Like I said....maybe I'm lucky..

I cook and stir them until the thermometer is CLEARLY above 165...

Using a reliable and yes working well candy thermometer.

all4cake Posted 8 Jun 2008 , 12:34am
post #18 of 25

Tried it again. This time, I cooked it to 175(it continued to climb to 177.

I proceeded as normal.

I filled and crumb coated 3 tiers.

they're resting in the freezer at the moment.

I will upload pics of at least one finished tier for visual verification of the outcome.

Mike, I believe it may be because I blend the sugar and egg whites together well then place the bowl over cold water and heat gradually (as opposed to placing bowl over simmering water) that keeps it from coagulating/congealing and cooking as whites normally would. I'm no scientist. Just my thoughts on the matter.

Granted, this method takes a considerable amount of monitoring and care to prevent it from messing up.

BTW, I used the "1-2-3" ratio when making it. Don't know if that matters...just thought I'd share

all4cake Posted 8 Jun 2008 , 1:23am
post #19 of 25

Daggumit!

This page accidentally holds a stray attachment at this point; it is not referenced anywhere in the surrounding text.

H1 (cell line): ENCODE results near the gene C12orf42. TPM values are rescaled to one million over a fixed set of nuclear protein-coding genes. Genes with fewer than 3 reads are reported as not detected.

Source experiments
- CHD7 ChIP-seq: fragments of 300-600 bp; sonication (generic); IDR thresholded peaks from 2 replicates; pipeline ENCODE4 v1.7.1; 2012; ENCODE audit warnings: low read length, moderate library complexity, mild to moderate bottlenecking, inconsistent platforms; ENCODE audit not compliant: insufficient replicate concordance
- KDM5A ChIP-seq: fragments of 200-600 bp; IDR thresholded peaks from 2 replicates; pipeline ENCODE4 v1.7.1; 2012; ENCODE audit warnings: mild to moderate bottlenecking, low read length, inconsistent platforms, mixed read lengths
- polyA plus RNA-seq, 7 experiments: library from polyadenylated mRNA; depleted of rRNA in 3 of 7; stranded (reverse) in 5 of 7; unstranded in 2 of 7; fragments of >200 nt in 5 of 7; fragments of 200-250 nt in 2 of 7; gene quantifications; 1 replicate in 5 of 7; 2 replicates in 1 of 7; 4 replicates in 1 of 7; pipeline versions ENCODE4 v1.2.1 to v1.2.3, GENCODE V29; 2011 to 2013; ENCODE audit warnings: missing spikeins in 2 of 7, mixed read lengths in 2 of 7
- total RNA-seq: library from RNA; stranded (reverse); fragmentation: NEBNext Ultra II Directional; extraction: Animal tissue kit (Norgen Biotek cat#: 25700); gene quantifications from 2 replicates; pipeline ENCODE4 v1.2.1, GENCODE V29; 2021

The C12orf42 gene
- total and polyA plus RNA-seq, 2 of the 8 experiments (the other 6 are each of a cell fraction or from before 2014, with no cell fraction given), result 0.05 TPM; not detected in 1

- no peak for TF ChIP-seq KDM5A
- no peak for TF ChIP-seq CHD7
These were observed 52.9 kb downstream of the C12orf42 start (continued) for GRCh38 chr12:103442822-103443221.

those aren't eggy pellets(I get those when I don't pay attention when making IMBC). they're holes...I left the whip attachment on and the mixer on high way the heck too long.

To the OP, I didn't mean to hi-jack your thread...there was a point.

If there is something in your recipe that has to be heated(even if there isn't...ya just gotta go a different route with your recipe) egg can be successfully heated without compromising its' integrity as far as its' purpose in the recipe goes.
LL
LL

all4cake Posted 10 Jun 2008 , 11:42pm
post #20 of 25

Okay, I made the recipe last night. I made it just like the recipe stated except for the egg/sugar portion.

I cooked them just as I do with the SMBC. I combined the eggs and sugar thoroughly....rested the heat proof bowl over a pot with about an inch or so water in it(don't fill it so full that the bottom of the bowl touches it).....turned on the heat to medium and began to stir(if you use a whisk, be careful not to whip as this will create air bubbles and mixture may not cook and reach desired temperature evenly). I cook the egg mixture, again, to 175(you may have to tilt bowl to get an accurate reading...it is a small amount).